Links 7/4/2015: Dell XPS 13 With Ubuntu, digiKam Software Collection 4.9.0

Posted in News Roundup at 6:54 pm by Dr. Roy Schestowitz

GNOME bluefish



Free Software/Open Source

  • Calling all Kiwi developers: Ready to push the limits of Open Source?

    “To have GitHub cohost their first conference outside of the US in Wellington is a strong endorsement of our tech capability.”

  • Open for Thinking, Participation & Collaboration: Peter Kerr

    As a digital immigrant who has, without sometimes knowing why, gone down he android path for my devices, I’m inherently drawn to the open source philosophy.

    In a sense, at a time when public participation in democracy is lessening, it is events such as this that continue to hold the flame for non-secrecy and more sharing in society.

  • A better Internet of Things through open source culture

    Open source’s influence extends far beyond sharing code, but this aspect sometimes goes unappreciated. For example, I previously wrote about how the special way of developing and collaborating associated with open source has come to also reflect many DevOps best practices, from transparency to iterative fast releases. I’d argue that it is many of these same default behaviors that are helping to make the Internet of Things a hot topic today.

  • Events

    • North West Linux Fest

      Fedora Jam is coming to Linux Fest North West in Bellingham, Washington, April 24th to 26th. If you are a friend of Fedora, sign up on the wiki and participate in our booth. Or if you are a musician, come by to try out Fedora Jam, we will have a guitar, keyboard and other instruments to try out. We will have Fedora shirts at the Friday game night, show your Fedora pride during the fest.

  • Web Browsers

  • SaaS/Big Data

    • Networking in the cloud is changing

      As part of the OpenStack Live conference next week in Santa Clara, California, she’ll be delivering a three hour tutorial on OpenStack networking architecture and concepts, along with her colleague Faan DeSwardt.

    • AtScale Launches, Bridging Hadoop and Popular Analytics Tools

      At one point, the Big Data trend–sorting and sifting large data sets with new tools in pursuit of surfacing meaningful angles on stored information–remained an enterprise-only story, but now businesses of all sizes are evaluating tools that can help them glean meaningful insights from the data they store. As we’ve noted, the open source Hadoop project has been one of the big drivers of this trend, and has given rise to commercial companies that offer custom Hadoop distributions, support, training and more. Cloudera, Hortonworks and MapR are leading the pack among these Hadoop-focused companies.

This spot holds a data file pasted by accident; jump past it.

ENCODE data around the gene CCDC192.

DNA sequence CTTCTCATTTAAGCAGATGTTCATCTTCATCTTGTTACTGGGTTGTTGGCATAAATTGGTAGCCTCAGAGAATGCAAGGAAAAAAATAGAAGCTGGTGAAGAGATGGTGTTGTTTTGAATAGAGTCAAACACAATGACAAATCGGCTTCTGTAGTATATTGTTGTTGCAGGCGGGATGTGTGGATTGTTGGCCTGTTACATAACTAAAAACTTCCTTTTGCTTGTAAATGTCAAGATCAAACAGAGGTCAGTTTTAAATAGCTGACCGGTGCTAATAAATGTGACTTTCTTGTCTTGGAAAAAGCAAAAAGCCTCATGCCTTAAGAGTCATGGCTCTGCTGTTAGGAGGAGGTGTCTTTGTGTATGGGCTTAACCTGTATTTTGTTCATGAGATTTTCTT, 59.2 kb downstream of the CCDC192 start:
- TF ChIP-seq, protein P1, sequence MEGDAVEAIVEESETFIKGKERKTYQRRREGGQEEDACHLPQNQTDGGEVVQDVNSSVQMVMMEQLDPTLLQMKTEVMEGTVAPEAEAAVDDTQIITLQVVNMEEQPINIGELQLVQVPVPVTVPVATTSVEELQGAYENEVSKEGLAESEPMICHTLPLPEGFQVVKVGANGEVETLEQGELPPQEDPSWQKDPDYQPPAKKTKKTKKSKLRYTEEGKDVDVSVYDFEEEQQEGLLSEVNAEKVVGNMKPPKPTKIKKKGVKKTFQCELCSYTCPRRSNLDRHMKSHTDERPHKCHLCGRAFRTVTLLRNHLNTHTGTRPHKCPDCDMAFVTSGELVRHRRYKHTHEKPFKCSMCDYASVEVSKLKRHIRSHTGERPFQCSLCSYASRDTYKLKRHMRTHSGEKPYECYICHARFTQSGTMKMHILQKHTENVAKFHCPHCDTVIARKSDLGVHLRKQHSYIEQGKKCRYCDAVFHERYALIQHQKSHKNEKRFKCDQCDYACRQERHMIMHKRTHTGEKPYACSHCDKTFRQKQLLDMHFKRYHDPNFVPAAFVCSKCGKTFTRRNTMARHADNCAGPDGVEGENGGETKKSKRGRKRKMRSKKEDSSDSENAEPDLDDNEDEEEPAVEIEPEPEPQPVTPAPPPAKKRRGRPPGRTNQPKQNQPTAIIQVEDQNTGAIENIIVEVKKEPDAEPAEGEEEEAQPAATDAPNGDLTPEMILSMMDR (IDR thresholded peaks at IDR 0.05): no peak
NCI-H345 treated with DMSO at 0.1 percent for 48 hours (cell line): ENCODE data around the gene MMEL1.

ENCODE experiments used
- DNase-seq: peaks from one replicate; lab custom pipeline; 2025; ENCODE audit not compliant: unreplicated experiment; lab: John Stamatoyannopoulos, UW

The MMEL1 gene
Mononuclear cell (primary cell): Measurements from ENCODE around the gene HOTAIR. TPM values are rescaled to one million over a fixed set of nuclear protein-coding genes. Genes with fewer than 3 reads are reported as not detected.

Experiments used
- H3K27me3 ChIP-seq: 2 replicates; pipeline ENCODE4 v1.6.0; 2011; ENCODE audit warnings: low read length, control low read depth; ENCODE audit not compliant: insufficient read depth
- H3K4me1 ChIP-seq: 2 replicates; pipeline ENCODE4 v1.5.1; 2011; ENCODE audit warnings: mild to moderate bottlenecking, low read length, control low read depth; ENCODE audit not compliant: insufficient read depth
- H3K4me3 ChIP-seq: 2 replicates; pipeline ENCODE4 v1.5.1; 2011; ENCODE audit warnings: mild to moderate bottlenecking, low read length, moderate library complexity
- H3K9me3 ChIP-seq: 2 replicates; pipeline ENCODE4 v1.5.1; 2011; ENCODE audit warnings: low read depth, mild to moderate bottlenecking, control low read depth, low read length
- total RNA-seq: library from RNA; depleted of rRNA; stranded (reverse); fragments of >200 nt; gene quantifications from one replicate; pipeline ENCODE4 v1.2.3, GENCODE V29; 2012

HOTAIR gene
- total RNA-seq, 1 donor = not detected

• Funding

    • The Open Source Funding Conundrum

      Every time I hear of another great open source project shutting its doors, I hold my breath in hopes it will be forked. Sadly though, this isn’t a great plan for all projects. Sometimes these projects are rich in users but poor in developers. In this article, I’ll explore this issue and what can be done to keep open source projects funded.

    • CoreOS Team Gets $12 Million to Offer DIY Google-style Infrastructure with Tectonic

      Google has a vested interest in CoreOS bringing Kubernetes to the enterprise, with Google Ventures investing $12 million in Tectonic.


  • Public Services/Government

    • Basque parliament adapts workflow to eID tool

      The Basque Parliament is planning to overhaul its workflow, wishing to increase its use of digital identity and electronic signature solutions. The Basque Parliament is using Sinadura, an open source eID tool developed by Zylk, a Bilbao-based open source IT service provider. The parliament now wants to combine this with more applications, the company says.

  • Openness/Sharing


  • All You Need to Know

    I see that in “journalists” questioning Blair, nobody asked the obvious question, which is who was paying for this particular speech.

  • STV Debate Unionist Fit-Up

    I wondered how on earth they got an audience so completely unrepresentative of Scottish opinion, and the answer was not hard to find. The audience has been selected “based both on current opinion polls and the last general election result.”

  • Health/Nutrition

    • ​Monsanto lobbyist claims ‘safe to drink a quart of pesticide’ – but bolts when offered a glass (VIDEO)

      A lobbyist for Monsanto claimed that it was safe to drink “a quart” of the company’s Roundup pesticide, but pointedly refused to try even a sip when offered a glass during an interview with French TV before storming off the set.

      Patrick Moore told a Canal+ journalist that glyphosate, the active ingredient in the world’s most widely used weed killer, was not responsible for an increase in cancer rates in Argentina.

      “You can drink a whole quart of it and it won’t hurt you,” he insisted.

      When the journalist informed him that a cup of the herbicide was prepared for him, Moore bristled, saying: “I’m not stupid.”